I would like to know how to differentiate between these three clauses.

(1) You have asked a very important and difficult question that

cannot be explained fully in a single post.

(2) I respectfully suggest that you review the definition of "noun,"

"adverb," and "adjective." Then it will be easier to understand.

(3) Basically, "clause" means something like "sentence." It has a

subject and a predicate (verb).

(3) A noun clause acts like a noun.

"I know something." "Something" is a noun. I can

replace "something" with a clause (sentence). For example,

"I know (that) you did it. Therefore, we call "you did it" a

noun clause. (It is not necessary to introduce most noun

clauses with "that," but it is a good idea in formal writing.)

(4) An adverb/adverbial clause acts like an adverb.

I study English because it is the international language.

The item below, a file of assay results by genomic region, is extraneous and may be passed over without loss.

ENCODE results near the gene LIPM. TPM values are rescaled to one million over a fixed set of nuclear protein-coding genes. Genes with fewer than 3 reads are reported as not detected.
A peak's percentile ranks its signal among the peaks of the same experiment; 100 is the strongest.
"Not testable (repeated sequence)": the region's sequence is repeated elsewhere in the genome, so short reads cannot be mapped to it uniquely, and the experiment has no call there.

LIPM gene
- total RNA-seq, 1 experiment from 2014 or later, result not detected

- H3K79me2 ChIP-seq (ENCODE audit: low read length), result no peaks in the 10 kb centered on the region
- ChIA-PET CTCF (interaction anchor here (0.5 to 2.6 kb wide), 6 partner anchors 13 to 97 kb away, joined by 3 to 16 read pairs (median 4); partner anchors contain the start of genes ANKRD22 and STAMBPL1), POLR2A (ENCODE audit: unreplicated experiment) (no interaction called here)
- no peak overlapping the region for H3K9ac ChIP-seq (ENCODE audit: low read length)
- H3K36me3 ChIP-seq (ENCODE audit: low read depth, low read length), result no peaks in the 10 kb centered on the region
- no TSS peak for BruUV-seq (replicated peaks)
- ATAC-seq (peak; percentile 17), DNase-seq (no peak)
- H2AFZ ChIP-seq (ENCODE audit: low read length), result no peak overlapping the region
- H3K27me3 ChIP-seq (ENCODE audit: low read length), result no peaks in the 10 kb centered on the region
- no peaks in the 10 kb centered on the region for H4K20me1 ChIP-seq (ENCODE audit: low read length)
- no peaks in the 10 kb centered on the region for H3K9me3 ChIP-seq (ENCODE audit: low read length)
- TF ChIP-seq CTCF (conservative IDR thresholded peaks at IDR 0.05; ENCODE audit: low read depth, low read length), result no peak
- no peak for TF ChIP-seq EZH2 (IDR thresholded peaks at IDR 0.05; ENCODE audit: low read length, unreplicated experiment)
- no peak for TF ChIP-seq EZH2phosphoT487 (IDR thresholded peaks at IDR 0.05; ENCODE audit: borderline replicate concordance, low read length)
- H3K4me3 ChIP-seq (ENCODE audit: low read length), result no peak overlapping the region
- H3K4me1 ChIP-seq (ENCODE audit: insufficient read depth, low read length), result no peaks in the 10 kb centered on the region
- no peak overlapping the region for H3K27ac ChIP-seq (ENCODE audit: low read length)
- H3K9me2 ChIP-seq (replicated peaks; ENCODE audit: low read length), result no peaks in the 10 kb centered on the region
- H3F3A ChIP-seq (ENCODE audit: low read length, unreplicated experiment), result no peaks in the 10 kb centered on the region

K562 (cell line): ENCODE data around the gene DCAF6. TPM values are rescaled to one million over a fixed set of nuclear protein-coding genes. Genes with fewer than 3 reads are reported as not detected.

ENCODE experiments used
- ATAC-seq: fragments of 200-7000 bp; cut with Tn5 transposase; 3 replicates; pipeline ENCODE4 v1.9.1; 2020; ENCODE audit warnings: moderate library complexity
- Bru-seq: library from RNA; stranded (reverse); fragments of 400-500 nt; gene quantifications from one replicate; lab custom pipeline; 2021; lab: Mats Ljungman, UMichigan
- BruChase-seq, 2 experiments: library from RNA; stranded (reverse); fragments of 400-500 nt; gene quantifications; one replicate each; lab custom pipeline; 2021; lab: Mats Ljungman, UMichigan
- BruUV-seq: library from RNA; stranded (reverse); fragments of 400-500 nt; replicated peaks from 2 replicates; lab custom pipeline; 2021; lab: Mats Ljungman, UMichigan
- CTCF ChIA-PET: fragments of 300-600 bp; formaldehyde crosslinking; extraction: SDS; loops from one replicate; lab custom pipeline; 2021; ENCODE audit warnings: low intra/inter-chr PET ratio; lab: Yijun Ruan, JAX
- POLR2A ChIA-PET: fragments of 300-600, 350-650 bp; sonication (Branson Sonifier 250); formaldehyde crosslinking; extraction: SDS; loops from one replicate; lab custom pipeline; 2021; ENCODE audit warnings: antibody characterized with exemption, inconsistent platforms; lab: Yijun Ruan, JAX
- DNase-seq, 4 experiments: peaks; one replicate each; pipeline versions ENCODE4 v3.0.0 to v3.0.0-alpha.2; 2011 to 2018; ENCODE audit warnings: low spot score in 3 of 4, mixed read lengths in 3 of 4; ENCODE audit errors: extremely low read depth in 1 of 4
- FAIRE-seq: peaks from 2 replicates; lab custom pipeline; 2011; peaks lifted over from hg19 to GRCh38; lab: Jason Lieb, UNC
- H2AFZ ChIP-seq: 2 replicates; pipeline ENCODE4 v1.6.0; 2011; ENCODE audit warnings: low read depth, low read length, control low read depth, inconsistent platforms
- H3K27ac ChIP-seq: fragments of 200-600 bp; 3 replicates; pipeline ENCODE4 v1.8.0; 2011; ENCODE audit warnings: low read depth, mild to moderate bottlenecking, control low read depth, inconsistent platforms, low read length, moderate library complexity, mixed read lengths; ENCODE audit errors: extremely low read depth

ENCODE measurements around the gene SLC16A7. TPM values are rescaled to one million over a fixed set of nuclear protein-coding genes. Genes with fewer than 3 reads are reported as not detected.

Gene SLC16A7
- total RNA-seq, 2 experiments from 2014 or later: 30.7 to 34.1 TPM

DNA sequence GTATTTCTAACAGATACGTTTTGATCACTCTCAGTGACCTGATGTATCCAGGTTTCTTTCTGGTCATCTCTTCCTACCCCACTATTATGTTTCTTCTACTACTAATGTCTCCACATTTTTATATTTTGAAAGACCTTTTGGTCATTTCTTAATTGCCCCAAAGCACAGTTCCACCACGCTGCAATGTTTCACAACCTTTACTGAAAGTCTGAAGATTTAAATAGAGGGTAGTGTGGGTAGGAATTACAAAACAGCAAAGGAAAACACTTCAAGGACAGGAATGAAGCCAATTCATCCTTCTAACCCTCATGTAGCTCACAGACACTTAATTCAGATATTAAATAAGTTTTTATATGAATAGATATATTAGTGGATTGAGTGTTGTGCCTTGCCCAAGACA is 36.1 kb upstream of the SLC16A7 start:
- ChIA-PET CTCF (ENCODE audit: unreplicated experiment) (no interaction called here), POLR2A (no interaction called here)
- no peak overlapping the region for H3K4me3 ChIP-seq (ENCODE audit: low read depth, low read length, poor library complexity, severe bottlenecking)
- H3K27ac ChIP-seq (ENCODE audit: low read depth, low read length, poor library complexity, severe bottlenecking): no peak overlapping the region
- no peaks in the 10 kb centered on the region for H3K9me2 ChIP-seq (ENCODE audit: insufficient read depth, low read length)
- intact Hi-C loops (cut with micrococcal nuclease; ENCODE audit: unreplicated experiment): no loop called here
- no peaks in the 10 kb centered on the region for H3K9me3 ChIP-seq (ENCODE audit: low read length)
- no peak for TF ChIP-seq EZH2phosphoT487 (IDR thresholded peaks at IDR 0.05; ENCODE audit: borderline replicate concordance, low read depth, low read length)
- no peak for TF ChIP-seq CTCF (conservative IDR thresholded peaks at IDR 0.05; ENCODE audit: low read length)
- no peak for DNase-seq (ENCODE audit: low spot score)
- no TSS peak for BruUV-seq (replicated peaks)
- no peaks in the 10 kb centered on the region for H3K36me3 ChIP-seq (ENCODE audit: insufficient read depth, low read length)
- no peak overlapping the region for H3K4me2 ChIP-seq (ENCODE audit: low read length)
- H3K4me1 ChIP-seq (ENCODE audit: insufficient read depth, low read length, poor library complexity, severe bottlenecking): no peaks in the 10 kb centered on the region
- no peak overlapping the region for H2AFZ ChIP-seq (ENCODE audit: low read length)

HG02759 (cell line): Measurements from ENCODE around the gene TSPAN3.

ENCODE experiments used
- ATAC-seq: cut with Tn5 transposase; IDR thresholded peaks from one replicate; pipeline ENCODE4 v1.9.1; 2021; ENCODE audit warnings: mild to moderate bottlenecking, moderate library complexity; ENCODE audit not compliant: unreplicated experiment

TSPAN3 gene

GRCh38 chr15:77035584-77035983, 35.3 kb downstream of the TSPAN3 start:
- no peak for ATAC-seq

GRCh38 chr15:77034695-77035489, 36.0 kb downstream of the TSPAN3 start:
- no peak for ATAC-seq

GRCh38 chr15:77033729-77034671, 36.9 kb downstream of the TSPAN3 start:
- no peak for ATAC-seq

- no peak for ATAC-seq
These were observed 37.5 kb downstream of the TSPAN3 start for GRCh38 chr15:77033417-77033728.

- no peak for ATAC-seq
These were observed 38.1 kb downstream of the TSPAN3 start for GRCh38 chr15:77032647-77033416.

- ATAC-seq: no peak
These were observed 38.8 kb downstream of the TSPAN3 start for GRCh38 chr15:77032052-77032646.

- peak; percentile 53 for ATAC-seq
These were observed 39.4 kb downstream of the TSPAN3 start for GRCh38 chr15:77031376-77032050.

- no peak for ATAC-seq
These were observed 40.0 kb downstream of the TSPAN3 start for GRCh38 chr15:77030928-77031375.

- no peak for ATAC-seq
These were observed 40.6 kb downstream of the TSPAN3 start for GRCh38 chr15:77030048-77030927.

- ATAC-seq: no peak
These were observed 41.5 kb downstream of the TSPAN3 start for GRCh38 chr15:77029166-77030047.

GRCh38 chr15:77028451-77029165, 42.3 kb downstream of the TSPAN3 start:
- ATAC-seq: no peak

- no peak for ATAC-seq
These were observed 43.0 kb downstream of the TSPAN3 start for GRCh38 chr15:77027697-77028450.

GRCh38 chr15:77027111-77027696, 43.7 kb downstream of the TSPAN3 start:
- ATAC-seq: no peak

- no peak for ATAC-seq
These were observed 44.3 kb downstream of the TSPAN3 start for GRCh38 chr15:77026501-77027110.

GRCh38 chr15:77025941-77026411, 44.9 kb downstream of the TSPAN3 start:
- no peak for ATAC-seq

(It tells WHY I study English.)

I will visit you if your wife serves a delicious dinner.

(It tells UNDER WHAT CONDITIONS I will visit you.)

(5) An adjective/adjectival clause acts like an adjective.

"The woman who has blonde hair is very popular."

(Who has blonde hair tells you which woman is popular.)

"I saw the movie that everyone is talking about."

(That everyone is talking about tells you which movie I saw.)
well this kind of helps me i'm in the seventh grade and i've trying to get this into my head for like a few weeks this helps me more than anything else i've found thanks even though you werent trying to help meEmotion: clap